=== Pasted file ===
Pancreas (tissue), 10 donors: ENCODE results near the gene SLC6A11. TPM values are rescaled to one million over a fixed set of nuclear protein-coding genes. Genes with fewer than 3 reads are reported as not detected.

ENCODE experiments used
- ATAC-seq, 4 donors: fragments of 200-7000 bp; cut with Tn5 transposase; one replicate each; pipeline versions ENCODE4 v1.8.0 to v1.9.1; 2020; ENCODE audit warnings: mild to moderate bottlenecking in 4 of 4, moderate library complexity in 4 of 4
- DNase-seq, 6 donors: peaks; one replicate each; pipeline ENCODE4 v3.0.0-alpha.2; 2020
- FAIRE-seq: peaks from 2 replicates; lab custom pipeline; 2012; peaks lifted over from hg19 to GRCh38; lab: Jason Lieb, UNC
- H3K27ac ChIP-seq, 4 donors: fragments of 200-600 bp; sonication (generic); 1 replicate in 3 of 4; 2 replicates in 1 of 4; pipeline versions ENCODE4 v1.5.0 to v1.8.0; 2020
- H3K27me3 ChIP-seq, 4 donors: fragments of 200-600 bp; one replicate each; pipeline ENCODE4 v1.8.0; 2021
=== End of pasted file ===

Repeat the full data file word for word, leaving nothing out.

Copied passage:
Pancreas (tissue), 10 donors: ENCODE results near the gene SLC6A11. TPM values are rescaled to one million over a fixed set of nuclear protein-coding genes. Genes with fewer than 3 reads are reported as not detected.

ENCODE experiments used
- ATAC-seq, 4 donors: fragments of 200-7000 bp; cut with Tn5 transposase; one replicate each; pipeline versions ENCODE4 v1.8.0 to v1.9.1; 2020; ENCODE audit warnings: mild to moderate bottlenecking in 4 of 4, moderate library complexity in 4 of 4
- DNase-seq, 6 donors: peaks; one replicate each; pipeline ENCODE4 v3.0.0-alpha.2; 2020
- FAIRE-seq: peaks from 2 replicates; lab custom pipeline; 2012; peaks lifted over from hg19 to GRCh38; lab: Jason Lieb, UNC
- H3K27ac ChIP-seq, 4 donors: fragments of 200-600 bp; sonication (generic); 1 replicate in 3 of 4; 2 replicates in 1 of 4; pipeline versions ENCODE4 v1.5.0 to v1.8.0; 2020
- H3K27me3 ChIP-seq, 4 donors: fragments of 200-600 bp; one replicate each; pipeline ENCODE4 v1.8.0; 2021